The Feast of Leftovers continues for me – and probably for many of my readers. I mentioned yesterday I had a lovely Prime Rib dinner for Christmas Eve. (Prime Rib cooking instructions are here). Yesterday the nicer cuts of leftover prime rib were consumed as part of the Feast of Stephen (December 26)
Now I have 4 nice large bones from the Prime Rib – and the less choice scraps of meat (too much fat, gristle, overcooked – my aren’t we fussy North Americans!). So the solution is soup! (I have a Sour Cream Biscuit recipe here if you want something to go with the soup. Easy to make while the stock is simmering!)
To create a Prime Rib soup you make things up! Soup from leftovers is improvisational cooking and experimentation. For Prime Rib soup trim off the excess fat – but still leave some fat on the bones and other scraps. Remember fat is flavour! You can always skim off the floating fat at the end of the cooking.
Some recipes for Prime Rib just have you dump all the ingredients into a big enough pot and let it simmer away until done while adding pre-made beef stock or bouillon cubes for flavour.
We will make our own stock base from the Prime Rib bones. Part of the reason I do this is to control the salt content. Because we are using leftovers that are seasoned it is a good strategy to wait before adding more seasoning. You can always add more of what is missing – but you can never take it back once it is in the pot!
Step One: Prime Rib Stock
Place the bones (ribs) in a pot large enough to hold the bones and just cover with water. You do not want too much water at this point as it will dilute your flavour. Also add in the less choice cuts of prime rib meat you have in the left-overs. If you have some better slices of leftover prime rib save that meat for adding at the end.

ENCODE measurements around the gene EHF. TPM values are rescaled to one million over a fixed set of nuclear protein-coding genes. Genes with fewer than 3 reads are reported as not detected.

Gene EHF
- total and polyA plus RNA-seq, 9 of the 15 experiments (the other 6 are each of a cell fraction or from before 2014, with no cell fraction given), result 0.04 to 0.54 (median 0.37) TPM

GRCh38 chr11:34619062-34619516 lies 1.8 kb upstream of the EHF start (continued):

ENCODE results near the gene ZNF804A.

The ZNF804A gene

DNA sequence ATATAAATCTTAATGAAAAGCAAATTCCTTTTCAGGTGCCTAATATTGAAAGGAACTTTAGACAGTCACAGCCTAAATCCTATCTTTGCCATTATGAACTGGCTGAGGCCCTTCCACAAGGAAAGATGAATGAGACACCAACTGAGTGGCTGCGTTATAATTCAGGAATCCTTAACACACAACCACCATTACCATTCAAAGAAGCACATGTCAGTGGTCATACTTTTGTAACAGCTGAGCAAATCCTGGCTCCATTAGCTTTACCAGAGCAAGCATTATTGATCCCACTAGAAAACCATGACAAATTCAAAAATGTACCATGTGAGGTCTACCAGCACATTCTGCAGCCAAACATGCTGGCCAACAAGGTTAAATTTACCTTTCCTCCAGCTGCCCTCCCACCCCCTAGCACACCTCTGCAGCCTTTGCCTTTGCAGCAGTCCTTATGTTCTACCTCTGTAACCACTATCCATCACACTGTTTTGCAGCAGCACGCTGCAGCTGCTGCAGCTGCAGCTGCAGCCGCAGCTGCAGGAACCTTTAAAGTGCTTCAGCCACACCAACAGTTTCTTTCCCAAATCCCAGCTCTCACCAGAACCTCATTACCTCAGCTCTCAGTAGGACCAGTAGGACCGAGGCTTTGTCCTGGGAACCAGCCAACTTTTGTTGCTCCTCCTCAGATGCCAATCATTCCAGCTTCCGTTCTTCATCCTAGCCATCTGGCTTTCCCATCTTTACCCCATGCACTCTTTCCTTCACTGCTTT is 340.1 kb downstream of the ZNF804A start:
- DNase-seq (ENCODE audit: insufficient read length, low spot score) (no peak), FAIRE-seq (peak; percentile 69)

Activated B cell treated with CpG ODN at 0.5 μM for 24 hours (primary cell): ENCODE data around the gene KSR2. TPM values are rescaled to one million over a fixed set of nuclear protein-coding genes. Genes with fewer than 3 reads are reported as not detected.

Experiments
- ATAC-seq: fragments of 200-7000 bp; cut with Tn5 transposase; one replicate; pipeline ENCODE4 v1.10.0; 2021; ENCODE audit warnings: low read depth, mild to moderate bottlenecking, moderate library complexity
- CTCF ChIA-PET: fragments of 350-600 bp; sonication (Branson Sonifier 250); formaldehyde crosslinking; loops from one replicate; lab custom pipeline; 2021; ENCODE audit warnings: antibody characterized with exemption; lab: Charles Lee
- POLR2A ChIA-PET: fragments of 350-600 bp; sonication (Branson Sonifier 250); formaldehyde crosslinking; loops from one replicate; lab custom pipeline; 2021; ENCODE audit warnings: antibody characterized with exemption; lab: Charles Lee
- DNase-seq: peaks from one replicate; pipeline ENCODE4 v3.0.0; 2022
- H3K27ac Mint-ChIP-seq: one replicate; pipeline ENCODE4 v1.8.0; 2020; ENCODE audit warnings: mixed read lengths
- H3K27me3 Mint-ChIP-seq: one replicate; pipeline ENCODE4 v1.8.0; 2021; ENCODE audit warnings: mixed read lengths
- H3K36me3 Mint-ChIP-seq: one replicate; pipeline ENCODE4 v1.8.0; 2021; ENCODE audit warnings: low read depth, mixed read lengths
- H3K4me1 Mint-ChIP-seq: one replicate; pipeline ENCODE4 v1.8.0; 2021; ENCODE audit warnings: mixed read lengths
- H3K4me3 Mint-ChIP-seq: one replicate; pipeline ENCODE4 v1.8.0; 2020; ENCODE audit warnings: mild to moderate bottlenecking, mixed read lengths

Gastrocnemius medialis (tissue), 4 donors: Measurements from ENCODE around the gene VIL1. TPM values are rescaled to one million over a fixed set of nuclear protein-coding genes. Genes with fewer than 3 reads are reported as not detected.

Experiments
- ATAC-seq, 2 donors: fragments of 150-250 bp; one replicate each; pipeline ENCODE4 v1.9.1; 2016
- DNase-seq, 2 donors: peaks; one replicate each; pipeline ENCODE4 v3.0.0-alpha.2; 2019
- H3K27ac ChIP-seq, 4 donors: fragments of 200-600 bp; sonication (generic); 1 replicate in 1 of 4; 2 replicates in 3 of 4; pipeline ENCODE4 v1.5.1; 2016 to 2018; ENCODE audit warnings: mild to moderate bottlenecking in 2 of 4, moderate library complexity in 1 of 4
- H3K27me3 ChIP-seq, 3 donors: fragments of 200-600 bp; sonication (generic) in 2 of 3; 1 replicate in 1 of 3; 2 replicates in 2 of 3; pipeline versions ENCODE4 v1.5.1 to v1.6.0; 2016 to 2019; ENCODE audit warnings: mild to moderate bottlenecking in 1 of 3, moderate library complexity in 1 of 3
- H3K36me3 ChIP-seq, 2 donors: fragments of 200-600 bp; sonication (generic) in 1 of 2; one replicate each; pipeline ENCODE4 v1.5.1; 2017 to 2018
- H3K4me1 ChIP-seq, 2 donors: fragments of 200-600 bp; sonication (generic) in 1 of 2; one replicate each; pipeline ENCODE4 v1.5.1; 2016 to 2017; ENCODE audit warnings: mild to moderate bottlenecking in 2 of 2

Next add to the pot 1 medium onion (whole), 1 or 2 cloves garlic, and the root vegetables of your choice. I like adding 1 parsnip root and 2-3 carrots. Make sure you have enough water to cover the contents of the pot. Set on stove-top and bring to boil. Then let simmer for at least 90 minutes. Longer is better. Remember you don’t want a full boil – only a slow simmer!
Go find a good book and a glass of wine and do some reading! Remember the bones and meat are already cooked so what we are doing is extracting flavour. The longer you allow this to simmer the richer the broth! This is soup foreplay – so a long slow simmer helps to intensify the end result.
While the stock is simmering you can prepare any additional vegetables you may want to add to the final soup. I like adding chopped celery, potatoes, peas, and mushrooms. You can also add a chopped carrot or two. Set them aside for later. Keep the potatoes in cold water so they do not turn black!
When you think the stock is done (the meat will be falling off the bone)- take it off the heat and let it sit 15 minutes. Once the stock has settled you can skim off the excess fat at this point. Remove the larger items (bones, meat chunks, root vegetables, onion) from the stock and set aside for use later – or if you don’t like super-cooked veggies just toss them in the green-bin!
Step 2: Season the Stock
Take a fresh pot and place a fine sieve over the fresh pot. Now gently pour your stock into the new pot. Time for the taste test! Get a small spoon and sample the stock. What does it need? Salt? Spices? More beefy flavour? Does it need a little more water? Or maybe some pre-made beef stock to add both volume and flavour. This is the part where you use the magic of your senses to make the soup your own!